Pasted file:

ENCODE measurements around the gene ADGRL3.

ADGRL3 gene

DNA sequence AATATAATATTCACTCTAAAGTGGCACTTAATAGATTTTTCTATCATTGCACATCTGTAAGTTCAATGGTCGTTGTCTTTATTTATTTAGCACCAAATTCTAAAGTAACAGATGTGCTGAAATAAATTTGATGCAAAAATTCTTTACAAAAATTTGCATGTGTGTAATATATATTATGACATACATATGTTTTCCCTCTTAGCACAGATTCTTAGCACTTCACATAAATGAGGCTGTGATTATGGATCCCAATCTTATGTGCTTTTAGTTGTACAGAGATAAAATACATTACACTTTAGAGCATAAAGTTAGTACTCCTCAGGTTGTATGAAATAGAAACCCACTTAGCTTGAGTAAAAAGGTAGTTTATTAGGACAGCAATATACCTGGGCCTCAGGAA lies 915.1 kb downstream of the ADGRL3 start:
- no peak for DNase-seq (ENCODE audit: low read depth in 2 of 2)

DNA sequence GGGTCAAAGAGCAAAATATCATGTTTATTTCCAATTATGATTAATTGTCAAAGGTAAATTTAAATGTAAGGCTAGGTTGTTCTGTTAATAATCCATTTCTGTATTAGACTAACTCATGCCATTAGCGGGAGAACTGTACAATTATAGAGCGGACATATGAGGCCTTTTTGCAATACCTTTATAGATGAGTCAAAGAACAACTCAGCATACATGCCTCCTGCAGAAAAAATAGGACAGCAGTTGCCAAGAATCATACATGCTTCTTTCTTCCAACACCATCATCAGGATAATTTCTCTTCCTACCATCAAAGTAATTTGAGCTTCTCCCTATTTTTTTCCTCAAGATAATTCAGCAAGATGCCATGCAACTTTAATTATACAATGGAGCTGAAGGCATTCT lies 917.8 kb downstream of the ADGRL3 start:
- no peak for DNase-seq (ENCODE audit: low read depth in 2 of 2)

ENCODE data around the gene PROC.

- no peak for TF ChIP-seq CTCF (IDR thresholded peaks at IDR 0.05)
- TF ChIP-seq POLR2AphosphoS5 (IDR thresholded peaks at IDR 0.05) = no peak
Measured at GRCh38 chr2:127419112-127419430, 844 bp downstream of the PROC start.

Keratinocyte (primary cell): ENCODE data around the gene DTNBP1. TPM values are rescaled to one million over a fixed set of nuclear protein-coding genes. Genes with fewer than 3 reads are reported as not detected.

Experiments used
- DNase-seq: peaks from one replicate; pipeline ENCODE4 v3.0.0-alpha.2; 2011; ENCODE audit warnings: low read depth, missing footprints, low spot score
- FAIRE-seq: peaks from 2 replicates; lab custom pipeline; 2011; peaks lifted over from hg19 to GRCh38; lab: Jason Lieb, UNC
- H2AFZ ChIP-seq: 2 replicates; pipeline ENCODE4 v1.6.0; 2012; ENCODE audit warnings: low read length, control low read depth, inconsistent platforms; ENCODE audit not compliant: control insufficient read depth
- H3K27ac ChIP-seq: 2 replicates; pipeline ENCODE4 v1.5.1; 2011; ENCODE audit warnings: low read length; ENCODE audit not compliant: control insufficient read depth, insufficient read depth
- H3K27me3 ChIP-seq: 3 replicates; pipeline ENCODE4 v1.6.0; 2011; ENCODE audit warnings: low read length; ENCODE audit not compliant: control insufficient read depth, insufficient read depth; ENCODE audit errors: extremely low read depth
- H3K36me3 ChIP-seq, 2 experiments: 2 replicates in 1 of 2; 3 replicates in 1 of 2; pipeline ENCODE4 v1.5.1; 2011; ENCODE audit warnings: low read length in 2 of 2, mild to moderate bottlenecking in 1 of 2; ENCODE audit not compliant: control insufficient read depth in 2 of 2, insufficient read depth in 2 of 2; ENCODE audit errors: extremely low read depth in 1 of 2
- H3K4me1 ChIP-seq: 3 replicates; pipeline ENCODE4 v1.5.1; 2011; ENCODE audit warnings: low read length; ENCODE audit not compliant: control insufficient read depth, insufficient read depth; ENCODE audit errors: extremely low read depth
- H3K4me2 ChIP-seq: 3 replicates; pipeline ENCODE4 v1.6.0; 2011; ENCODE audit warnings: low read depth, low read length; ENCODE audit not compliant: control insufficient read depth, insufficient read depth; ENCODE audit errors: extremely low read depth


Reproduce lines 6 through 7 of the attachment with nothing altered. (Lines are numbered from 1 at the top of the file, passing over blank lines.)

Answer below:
- no peak for DNase-seq (ENCODE audit: low read depth in 2 of 2)

ENCODE data around the gene PROC.